Though these are the inaugural boot camps for SFNF and Carson, the U.S. Forest Service’s Southwestern regional office in Albuquerque began the program in 2012, offering the boot camps in the Duke City and Phoenix. Women from across New Mexico, Arizona and Texas, as well Kentucky, Maryland and New York, have participated in previous years, according to workforce development and training specialist Tobe Haught. Haught is the regional contact for the forests organizing the women’s boot camps.
Eventually, individual national forests throughout the region, like Cibola and Gila, picked up the program and the national headquarters allotted additional money to go toward these programs as a way to support workforce diversity initiatives.
‘Working long hours’
From 2012-18, Haught said, 282 women have completed the program. In 2018, 93 women completed the boot camp at six different national forests in New Mexico and Arizona. Of those women who participated last year, Haught said at least 22 have since accepted firefighting positions, largely within stations in the Southwest region. Another 12 were tapped to be on-call, emergency firefighters at Cibola National Forest.
Haught said there may be more women from the program who have gone on to fire-related jobs, and the regional office plans to spend more time tracking the data of the camp attendees and subsequent careers. But either way, Haught said, officials are interested in reaching higher percentages of women who go from the training to a hired role.
“With any diversity hiring, our goal is to get as many of those underrepresented groups to have the opportunity to apply for positions through the Forest Service, whether that’s fire or any other function,” said Haught. “The higher we see that number, the better we like it.”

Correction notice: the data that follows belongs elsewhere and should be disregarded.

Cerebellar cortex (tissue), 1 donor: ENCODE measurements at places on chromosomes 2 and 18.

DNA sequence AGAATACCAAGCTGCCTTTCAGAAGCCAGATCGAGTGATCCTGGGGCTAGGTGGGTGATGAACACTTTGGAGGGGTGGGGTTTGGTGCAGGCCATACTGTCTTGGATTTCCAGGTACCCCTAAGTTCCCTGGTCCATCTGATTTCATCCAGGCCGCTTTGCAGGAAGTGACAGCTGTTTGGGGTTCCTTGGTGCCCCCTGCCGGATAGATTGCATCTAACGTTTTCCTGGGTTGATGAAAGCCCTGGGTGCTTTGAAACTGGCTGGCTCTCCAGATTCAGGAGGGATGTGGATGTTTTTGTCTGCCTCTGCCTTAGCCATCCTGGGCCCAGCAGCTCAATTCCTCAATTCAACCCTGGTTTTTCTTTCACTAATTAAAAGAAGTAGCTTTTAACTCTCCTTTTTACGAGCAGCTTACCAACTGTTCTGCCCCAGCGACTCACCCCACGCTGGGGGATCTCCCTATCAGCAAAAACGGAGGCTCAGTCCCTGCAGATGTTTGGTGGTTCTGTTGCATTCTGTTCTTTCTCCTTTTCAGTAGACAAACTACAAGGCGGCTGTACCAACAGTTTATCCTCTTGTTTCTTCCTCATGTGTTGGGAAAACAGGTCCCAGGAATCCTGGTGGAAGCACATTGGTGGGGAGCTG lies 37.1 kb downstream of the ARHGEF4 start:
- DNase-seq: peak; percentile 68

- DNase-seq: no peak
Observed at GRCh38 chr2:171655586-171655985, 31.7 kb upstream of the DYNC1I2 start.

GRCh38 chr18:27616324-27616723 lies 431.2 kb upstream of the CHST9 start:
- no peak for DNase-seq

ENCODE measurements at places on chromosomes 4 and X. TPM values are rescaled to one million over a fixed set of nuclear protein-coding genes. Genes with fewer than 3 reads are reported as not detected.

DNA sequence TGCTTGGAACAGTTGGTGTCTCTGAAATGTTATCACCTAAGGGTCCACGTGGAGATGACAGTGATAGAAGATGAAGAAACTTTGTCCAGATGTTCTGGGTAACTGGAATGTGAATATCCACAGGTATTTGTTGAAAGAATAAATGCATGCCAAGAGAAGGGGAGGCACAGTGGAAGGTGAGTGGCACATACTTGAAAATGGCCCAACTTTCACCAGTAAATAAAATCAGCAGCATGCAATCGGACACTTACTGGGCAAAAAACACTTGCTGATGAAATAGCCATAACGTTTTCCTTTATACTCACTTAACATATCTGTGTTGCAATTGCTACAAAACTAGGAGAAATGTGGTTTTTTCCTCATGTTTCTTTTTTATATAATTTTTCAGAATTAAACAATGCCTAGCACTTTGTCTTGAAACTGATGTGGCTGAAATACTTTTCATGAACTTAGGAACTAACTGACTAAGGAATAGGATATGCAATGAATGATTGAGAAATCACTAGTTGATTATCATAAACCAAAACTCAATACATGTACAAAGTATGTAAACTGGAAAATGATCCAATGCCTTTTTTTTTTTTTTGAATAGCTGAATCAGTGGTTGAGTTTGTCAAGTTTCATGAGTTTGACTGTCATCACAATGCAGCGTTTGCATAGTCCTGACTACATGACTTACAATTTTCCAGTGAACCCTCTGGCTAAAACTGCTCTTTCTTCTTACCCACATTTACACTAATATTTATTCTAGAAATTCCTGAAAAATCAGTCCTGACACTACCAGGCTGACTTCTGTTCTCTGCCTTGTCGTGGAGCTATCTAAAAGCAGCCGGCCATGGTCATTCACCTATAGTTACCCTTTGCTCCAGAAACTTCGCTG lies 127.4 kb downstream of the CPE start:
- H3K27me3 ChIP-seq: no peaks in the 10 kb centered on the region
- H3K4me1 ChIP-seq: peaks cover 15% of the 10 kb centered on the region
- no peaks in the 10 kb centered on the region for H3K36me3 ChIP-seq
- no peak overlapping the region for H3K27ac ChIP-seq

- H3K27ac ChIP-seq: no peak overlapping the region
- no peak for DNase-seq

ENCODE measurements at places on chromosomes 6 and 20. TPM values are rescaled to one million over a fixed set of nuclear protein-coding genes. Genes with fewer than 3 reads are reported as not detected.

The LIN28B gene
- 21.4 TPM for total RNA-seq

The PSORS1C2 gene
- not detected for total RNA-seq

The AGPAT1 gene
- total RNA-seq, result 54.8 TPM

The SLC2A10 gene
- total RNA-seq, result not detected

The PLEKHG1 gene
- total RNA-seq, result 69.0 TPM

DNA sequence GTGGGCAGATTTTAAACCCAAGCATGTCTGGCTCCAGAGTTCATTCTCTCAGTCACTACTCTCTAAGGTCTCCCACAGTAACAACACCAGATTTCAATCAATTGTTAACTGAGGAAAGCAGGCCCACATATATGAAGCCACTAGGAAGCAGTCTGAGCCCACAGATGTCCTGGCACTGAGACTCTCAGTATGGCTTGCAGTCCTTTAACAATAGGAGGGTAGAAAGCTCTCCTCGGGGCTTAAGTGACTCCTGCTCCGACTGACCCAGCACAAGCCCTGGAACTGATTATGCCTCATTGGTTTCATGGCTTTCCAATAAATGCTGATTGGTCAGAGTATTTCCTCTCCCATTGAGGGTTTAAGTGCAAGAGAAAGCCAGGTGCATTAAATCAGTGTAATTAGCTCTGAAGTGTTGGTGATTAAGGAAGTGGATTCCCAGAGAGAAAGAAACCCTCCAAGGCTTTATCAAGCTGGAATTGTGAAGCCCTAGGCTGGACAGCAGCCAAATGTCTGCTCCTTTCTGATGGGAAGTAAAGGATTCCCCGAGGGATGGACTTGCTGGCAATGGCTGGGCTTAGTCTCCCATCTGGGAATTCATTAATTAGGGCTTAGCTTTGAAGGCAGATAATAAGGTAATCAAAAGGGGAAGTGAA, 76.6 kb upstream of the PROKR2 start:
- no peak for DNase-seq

Gallegos explained that, during the camp, which in Santa Fe will have room for about 30 people, the group will begin with an introductory wildland fire curriculum, including typical suppression strategies, the Incident Command System used to help determine a fire’s severity, as well as how wind and topography can impact fire behavior. The women will also be taken into the field to go over different engines, tools and operations when out on a call.
The women who participate in the camps will also be given information about how to apply for seasonal firefighting jobs within government agencies, Gallegos said. The educational training that will be provided in the boot camp, he explained, is one of the prerequisites for receiving a “red card,” or an incident qualification card. The card, which is what wildland firefighters produce at the scene of an incident to prove they are supposed to be there, would be given to someone after they are hired by a duty station, and after they complete a “pack test.” The physical fitness evaluation requires candidates to walk three miles in less than 45 minutes while carrying a 45-pound pack of firefighting equipment.
Taking the boot camp and going through the training before applying for duty stations, Gallegos explained, gives these firefighter candidates a “leg up.”
“It’s tough to just hire someone off the street for us and have to put them through the training because fire season comes so quickly … . It’s nice when people who come in have the training,” he explained.
Gallegos would encourage anyone to try the training, but he emphasized that the job as well-suited to someone able to handle an “arduous, physical” trade that comes with being away from home for days, sometimes weeks, during the wildfire season.
“You have to like working long hours, typically on an incident,” he explained. “You can work anywhere from 14-16 hours a day, and you’d do that for 14 days straight.”
For anyone, not just women, interested in this line of work, Vigil said open-mindedness and confidence are key. She also said people from any background could give it a go.
Forest officials hope that the women who have completed the training would apply for positions at Santa Fe and Carson districts, Gallegos said, but the training and certifications to get the red card are applicable to federal wildland fire jobs offered across the country, particularly those within agencies like the U.S. Forest Service, the Bureau of Land Management and the National Park Service.
“The most important thing is for them to get their foot in the door, no matter where that’s at,” said Gallegos.
A full list of the camps being held this year across New Mexico and Arizona, and their dates is available under the Fire & Aviation tab at www.fs.usda.gov/r3.